COMPUTER TRAINING FOR NONPROFIT ORGANIZATIONS:
THREE CASE STUDIES FROM THE TECHNOLOGY CENTER FOR EDUCATION AND COMMUNITY EMPOWERMENT OF PACE UNIVERSITY'S SCHOOL OF COMPUTER SCIENCE AND INFORMATION SYSTEMS
Union Child Care Center. Letti Dowell is controller for the Union Child Care Center (UCDC) in Greenburgh, which operates before and after school programs for lower income families and takes care of children, from 6 weeks to 12 years of age. She lists among her job responsibilities chief accountant, bookkeeper, information systems and webmaster. "I wear many hats," she says. Proper training in each of these functions is essential but not in the budget. Excel, Word and Access are essential office skills these days, and in order to get that training for her staff, at no cost, Dowell turned to Pace University's Technology Center for Education and Community Empowerment. Dowell and many of her co-workers have taken courses at Pace in Excel, Word and/or Access. Previously, UCDC's three bookkeepers did not know how to prepare spreadsheets, but now they can create these documents easily. "This training really helped us speed up the work," says Dowell. She hopes to send more of the agency's 120 staff members through the program at some time in the future.
The Family Service Agency of Westchester, another Technology Center client, serves thousands of customers every year through its social and mental health programs. According to Maureen Stano, administrative director, computer work was a struggle for many of the 260 staff members...but not any more. She says that thanks to the training provided by the Technology Center, employees report "they can do their reports more easily" and are saving time using computer shortcuts. The 25 employees who have taken at least one course so far have "welcomed the chance to learn," says Stano, and would like to learn more. Since training for staff is not something the agency can afford, this would have been impossible without the Pace program. "Pace has been absolutely wonderful to work with," according to Stano, "and we hope they can provide follow-up training and more advanced courses in the future."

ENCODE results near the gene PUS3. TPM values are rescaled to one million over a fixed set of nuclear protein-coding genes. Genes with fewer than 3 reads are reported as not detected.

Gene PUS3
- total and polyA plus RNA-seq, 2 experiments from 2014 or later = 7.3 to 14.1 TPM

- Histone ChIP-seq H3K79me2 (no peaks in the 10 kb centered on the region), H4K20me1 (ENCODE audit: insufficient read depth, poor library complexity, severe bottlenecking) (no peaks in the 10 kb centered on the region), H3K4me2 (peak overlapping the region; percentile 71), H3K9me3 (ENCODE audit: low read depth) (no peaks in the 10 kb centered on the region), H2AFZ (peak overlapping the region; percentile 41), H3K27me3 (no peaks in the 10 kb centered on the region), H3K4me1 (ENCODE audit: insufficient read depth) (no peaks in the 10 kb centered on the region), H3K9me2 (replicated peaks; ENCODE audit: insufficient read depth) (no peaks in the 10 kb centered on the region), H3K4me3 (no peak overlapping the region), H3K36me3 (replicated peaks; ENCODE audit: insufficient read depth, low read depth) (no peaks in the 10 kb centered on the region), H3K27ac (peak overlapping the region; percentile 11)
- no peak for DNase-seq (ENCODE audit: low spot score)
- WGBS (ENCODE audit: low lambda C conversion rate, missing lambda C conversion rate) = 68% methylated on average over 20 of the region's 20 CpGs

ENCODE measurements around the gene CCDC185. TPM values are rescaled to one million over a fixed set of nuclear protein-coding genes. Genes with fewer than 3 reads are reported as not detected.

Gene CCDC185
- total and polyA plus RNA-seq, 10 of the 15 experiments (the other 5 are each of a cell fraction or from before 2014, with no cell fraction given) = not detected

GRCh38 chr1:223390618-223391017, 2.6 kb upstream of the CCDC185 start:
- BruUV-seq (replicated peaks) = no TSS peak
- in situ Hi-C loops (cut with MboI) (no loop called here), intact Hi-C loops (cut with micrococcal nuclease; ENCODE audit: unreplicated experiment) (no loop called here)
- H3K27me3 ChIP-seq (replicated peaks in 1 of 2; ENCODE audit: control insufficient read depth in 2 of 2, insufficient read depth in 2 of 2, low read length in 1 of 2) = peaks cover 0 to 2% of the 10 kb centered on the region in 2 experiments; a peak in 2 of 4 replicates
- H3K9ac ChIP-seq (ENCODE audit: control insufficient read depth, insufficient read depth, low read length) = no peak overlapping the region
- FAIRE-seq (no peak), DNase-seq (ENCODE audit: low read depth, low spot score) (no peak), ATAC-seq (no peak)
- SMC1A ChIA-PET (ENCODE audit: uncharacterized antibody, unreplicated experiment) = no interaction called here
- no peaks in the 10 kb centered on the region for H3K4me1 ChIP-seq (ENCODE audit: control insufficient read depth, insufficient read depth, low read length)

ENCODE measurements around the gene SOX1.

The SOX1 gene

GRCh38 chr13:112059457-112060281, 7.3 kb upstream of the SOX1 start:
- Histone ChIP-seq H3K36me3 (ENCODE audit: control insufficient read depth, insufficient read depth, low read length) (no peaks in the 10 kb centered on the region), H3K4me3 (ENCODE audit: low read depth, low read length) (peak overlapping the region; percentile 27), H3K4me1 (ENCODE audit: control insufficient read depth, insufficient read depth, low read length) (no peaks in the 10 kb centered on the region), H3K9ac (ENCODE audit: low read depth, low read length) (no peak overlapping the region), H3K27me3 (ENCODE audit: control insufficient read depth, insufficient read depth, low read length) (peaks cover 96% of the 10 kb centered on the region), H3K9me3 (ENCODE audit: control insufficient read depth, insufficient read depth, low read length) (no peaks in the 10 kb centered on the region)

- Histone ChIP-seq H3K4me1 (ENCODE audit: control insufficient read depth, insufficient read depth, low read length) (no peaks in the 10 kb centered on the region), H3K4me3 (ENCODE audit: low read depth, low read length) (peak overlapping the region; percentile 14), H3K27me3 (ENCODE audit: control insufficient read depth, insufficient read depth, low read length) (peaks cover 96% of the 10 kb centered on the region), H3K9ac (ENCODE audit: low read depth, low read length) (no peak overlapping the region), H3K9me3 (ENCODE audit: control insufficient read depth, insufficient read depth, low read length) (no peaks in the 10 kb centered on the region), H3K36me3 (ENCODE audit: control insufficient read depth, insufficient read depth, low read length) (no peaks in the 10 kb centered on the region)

Helping Out People Everywhere, Inc. Pace's student-centered approach to training has met great success with Winifred Hartnett, founder and executive director of the H.O.P.E. (Helping Out People Everywhere, Inc.). When she heard about the Pace program, she knew many on her staff who had been struggling with computer work that could really use the training -- including herself.
Her agency handles eviction prevention, housing and domestic violence counseling, among other services, for roughly 800 homeless families per year. "For a 'dinosaur' like myself, I found the training program in both Word and Excel absolutely wonderful," says Hartnett. And it came just in the knick of time. Last month, Hartnett learned she had just three days to submit a grant proposal - complete with tables and charts - and would not have known how to merge documents without the Pace training. "It was a life-saver for me," says Hartnett.
Out of H.O.P.E.'s 27 employees, 23 have participated in the program and the agency has already seen direct benefits. Caseworkers, who have to prepare monthly caseload grids that were previously a big chore, now find that by using Excel the reports are no longer "a big deal to do." The training has not only helped the employees perform their jobs better, faster, easier, thus improving productivity, but also has heightened their self confidence. Hartnett reports "this is the first training that I've ever seen them excited about."
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